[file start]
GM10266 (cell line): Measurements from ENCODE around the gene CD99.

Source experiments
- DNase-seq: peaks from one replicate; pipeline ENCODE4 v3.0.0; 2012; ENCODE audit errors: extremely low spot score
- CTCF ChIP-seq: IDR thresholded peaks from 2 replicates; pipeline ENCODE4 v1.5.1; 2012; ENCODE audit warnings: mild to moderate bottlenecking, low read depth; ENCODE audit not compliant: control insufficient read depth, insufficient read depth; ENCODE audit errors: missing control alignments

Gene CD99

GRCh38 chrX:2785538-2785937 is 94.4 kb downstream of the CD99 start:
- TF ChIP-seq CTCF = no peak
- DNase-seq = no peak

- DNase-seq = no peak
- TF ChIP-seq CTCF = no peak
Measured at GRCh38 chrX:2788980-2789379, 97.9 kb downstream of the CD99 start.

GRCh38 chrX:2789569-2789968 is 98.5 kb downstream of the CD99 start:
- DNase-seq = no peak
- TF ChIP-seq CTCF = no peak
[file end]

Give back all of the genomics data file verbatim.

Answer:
GM10266 (cell line): Measurements from ENCODE around the gene CD99.

Source experiments
- DNase-seq: peaks from one replicate; pipeline ENCODE4 v3.0.0; 2012; ENCODE audit errors: extremely low spot score
- CTCF ChIP-seq: IDR thresholded peaks from 2 replicates; pipeline ENCODE4 v1.5.1; 2012; ENCODE audit warnings: mild to moderate bottlenecking, low read depth; ENCODE audit not compliant: control insufficient read depth, insufficient read depth; ENCODE audit errors: missing control alignments

Gene CD99

GRCh38 chrX:2785538-2785937 is 94.4 kb downstream of the CD99 start:
- TF ChIP-seq CTCF = no peak
- DNase-seq = no peak

- DNase-seq = no peak
- TF ChIP-seq CTCF = no peak
Measured at GRCh38 chrX:2788980-2789379, 97.9 kb downstream of the CD99 start.

GRCh38 chrX:2789569-2789968 is 98.5 kb downstream of the CD99 start:
- DNase-seq = no peak
- TF ChIP-seq CTCF = no peak